It is rare these days for housing officers to be lost for words. But on an inspection of a rented flat in north-east England this month, one experienced officer struggled to articulate her disgust – not at the state of the property, but at the obvious dereliction of its landlord.
“Incredulous,” she says, when she finally finds the right word. “Like, how dare they take rent [for this]?”
It is difficult to know where to start with the disrepair of Peter Thompson’s ground-floor flat – but it hits you like a cold shower when you knock on his front door. An icy blast of rainwater pours from a hole in the guttering, drenching visitors and covering the front step with ice in the colder months.
Thompson, 72, has lived in this one-bedroom flat for 30 years. His £98-a-week housing allowance is sent directly to a landlord he has never met.
A former joiner, Thompson has made the place his own, decorating practically every inch of the living room in trinkets and memorabilia, and never once complained about the conditions.
Housing officers say it is common for tenants whose housing allowance is paid directly to the landlord to put up with ruin because they do not feel they have the right to complain since, in their eyes, the government is paying for their home.
Thompson’s problems only came to light when his stepdaughter contacted the council’s housing standards team. They were horrified by what they saw.
“It’s one of the worst I’ve seen and I’ve been in housing for a long time,” said one of the inspectors, peering behind rotting cupboards.
In the dull language of housing standards, the flat has a category 1 hazard of excess cold, meaning there is a serious and immediate risk to Thompson’s health and safety. It has a category 2 hazard of damp and mould: water is visible on the walls. A nine-page improvement notice lists 97 serious defects that require urgent work.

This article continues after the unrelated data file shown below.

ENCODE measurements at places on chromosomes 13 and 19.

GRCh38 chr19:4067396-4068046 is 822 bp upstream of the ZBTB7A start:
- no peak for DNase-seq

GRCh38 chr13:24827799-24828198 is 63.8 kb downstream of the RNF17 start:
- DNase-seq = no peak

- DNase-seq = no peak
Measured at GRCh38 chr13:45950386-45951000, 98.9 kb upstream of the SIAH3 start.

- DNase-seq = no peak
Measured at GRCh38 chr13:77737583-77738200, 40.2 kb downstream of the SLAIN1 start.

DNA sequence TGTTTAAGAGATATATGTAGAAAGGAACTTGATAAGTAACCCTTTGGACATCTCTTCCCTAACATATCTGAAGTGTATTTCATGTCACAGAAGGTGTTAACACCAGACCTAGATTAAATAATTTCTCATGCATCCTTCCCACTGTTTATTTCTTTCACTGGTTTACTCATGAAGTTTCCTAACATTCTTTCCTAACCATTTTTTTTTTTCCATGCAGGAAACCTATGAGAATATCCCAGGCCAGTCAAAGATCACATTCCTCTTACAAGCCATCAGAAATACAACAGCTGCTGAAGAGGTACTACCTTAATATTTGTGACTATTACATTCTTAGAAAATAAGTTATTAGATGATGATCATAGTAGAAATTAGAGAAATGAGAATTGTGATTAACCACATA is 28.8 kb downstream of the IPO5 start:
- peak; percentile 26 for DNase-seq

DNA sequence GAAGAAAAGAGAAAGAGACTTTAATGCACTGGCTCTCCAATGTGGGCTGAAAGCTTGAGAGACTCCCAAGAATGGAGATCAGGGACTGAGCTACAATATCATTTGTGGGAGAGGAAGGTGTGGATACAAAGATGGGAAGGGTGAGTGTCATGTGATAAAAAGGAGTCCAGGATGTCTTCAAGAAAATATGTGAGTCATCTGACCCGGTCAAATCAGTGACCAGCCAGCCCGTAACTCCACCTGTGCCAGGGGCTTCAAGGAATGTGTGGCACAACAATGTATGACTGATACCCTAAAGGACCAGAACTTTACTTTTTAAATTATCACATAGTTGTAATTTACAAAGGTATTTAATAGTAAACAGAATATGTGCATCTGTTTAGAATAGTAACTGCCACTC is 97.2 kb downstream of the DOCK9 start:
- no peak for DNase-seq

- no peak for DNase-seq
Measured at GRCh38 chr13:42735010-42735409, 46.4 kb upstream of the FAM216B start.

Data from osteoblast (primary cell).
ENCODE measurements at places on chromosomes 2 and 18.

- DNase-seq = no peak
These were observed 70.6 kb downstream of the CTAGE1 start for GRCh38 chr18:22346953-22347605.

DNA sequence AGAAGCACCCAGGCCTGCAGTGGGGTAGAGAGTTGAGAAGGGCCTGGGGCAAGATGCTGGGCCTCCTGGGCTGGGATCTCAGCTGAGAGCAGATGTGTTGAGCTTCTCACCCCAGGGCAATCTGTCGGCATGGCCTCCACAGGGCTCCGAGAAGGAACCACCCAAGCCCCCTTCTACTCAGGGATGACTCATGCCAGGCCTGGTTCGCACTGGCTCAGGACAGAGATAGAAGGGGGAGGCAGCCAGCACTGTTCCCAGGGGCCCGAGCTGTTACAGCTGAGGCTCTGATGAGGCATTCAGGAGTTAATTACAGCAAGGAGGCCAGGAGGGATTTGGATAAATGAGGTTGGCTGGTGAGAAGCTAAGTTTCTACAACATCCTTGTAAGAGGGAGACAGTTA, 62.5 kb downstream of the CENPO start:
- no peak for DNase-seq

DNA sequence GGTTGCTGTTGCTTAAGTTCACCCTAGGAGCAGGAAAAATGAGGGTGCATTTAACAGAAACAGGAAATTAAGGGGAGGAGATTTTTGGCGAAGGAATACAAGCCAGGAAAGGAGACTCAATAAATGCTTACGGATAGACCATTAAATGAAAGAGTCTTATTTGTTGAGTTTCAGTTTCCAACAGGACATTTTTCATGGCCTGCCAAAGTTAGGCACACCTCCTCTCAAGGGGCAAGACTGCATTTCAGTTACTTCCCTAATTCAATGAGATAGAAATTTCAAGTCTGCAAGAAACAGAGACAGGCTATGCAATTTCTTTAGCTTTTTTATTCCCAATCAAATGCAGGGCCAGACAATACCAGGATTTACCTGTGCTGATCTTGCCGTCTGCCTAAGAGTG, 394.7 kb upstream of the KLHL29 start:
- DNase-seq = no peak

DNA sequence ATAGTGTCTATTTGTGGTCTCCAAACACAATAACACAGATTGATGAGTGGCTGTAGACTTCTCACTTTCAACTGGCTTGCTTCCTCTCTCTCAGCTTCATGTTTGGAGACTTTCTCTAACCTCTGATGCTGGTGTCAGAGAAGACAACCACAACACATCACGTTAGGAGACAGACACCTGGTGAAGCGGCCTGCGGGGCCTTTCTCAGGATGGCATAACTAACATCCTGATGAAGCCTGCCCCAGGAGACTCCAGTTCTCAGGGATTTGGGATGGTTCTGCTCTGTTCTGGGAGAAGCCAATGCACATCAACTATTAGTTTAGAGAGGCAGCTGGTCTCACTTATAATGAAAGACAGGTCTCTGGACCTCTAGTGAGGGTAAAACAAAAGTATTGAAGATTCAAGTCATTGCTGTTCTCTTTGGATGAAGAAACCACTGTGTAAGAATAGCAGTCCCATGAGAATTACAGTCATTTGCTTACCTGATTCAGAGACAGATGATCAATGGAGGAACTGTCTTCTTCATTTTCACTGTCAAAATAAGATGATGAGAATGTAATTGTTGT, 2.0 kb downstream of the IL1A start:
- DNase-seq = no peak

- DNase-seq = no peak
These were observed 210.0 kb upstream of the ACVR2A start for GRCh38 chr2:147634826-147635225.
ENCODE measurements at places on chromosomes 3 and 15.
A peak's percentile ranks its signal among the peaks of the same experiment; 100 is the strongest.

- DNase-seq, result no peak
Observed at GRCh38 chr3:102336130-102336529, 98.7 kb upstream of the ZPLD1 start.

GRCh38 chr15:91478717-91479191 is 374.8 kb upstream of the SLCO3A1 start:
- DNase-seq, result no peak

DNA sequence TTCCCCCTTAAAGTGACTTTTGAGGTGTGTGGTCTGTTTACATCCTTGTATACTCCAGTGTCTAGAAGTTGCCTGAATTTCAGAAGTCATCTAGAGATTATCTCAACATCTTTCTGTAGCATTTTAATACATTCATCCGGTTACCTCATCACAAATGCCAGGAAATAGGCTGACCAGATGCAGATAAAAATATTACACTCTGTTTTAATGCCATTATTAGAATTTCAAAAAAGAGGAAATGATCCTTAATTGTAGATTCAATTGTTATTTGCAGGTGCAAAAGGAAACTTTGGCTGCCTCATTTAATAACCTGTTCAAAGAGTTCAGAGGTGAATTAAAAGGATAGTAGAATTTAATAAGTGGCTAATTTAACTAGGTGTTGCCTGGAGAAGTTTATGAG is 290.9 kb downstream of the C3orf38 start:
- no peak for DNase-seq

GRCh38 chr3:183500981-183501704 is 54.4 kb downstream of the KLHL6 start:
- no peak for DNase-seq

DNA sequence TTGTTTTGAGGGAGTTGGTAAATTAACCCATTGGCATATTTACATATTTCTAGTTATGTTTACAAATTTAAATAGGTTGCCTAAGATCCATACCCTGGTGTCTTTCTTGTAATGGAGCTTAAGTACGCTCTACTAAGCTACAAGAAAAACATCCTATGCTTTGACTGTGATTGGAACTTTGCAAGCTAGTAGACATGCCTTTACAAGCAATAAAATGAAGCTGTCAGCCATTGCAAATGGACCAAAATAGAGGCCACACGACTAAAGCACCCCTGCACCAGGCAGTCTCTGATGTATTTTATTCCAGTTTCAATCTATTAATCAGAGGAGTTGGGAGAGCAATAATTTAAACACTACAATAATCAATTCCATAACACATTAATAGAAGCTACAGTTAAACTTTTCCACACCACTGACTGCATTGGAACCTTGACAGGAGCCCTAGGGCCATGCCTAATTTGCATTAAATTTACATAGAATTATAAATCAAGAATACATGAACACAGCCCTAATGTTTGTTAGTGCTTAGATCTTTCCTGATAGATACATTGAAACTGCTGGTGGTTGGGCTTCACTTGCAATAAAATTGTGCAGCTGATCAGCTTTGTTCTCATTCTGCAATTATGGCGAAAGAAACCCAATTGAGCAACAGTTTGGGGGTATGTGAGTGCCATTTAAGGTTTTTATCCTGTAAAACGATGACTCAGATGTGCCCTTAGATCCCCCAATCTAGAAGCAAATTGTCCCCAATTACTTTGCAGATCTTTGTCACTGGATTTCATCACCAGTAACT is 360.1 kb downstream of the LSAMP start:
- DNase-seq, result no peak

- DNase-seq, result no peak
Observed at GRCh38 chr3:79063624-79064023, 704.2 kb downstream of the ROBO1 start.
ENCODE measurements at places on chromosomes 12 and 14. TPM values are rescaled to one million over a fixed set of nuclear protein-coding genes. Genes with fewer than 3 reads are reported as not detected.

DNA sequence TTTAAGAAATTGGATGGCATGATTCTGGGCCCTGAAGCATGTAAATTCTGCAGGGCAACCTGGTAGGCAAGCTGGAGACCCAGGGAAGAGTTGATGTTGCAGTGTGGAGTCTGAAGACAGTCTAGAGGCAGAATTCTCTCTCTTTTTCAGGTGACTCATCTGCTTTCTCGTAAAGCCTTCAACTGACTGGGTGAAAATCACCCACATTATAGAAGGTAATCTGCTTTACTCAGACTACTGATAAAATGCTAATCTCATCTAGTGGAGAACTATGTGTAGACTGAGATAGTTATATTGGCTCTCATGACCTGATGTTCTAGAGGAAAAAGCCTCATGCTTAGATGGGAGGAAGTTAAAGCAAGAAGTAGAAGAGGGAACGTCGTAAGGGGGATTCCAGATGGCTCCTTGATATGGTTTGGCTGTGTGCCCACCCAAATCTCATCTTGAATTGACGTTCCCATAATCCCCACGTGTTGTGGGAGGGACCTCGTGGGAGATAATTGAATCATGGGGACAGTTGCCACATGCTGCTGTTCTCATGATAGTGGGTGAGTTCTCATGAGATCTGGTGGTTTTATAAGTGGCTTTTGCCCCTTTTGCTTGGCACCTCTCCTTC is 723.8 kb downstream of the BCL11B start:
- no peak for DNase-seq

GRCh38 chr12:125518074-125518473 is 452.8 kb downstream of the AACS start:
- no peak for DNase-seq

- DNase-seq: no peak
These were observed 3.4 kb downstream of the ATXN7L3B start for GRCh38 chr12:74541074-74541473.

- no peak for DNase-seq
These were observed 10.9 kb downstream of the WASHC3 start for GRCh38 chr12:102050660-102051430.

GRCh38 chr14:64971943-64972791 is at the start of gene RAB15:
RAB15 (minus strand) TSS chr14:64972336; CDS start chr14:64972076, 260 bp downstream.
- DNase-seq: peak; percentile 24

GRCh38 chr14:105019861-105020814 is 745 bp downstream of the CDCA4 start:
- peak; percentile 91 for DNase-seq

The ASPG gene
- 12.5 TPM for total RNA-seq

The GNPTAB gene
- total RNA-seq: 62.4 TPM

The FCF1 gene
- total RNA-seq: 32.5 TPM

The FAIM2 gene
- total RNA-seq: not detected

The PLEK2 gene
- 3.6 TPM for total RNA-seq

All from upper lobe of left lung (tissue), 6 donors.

In the hallway, half a brick covers a hole in the floor where rats have gained entry. The bathroom, which should be the warmest room in the house, does not have a working radiator and its extractor fan has no cover, meaning it is effectively a hole to the outside world.
The bathroom ceiling has partially collapsed into a bathtub judged to be unfit for use (the intermittent hot water means Thompson is unable to take a bath anyway). And in the kitchen, the MDF cupboards under the sink have “effectively turned to compost” due to the damp and mould, an inspector says.
The entire flat is potentially a death trap because there is no door separating the kitchen from the rest of the flat – a building regulation requirement. “There’s no ability for him to shut bedroom doors at night-time so that smoke can’t spread in the event of a fire,” says one officer.
Thompson has a litany of health conditions including asthma that mean he spends a large amount of his day at home.
The day before the Guardian’s visit, a man knocked on Thompson’s door saying he was the new landlord. Thompson said he showed the man the bathroom ceiling and that his only response was: “Wow.” The repairs are expected to cost about £15,000.
Even with all the problems, Thompson says he does not want to leave his home of 30 years. “People say: ‘You’ll get carried out of this house,’” he says. “I say: ‘Aye, I will.’”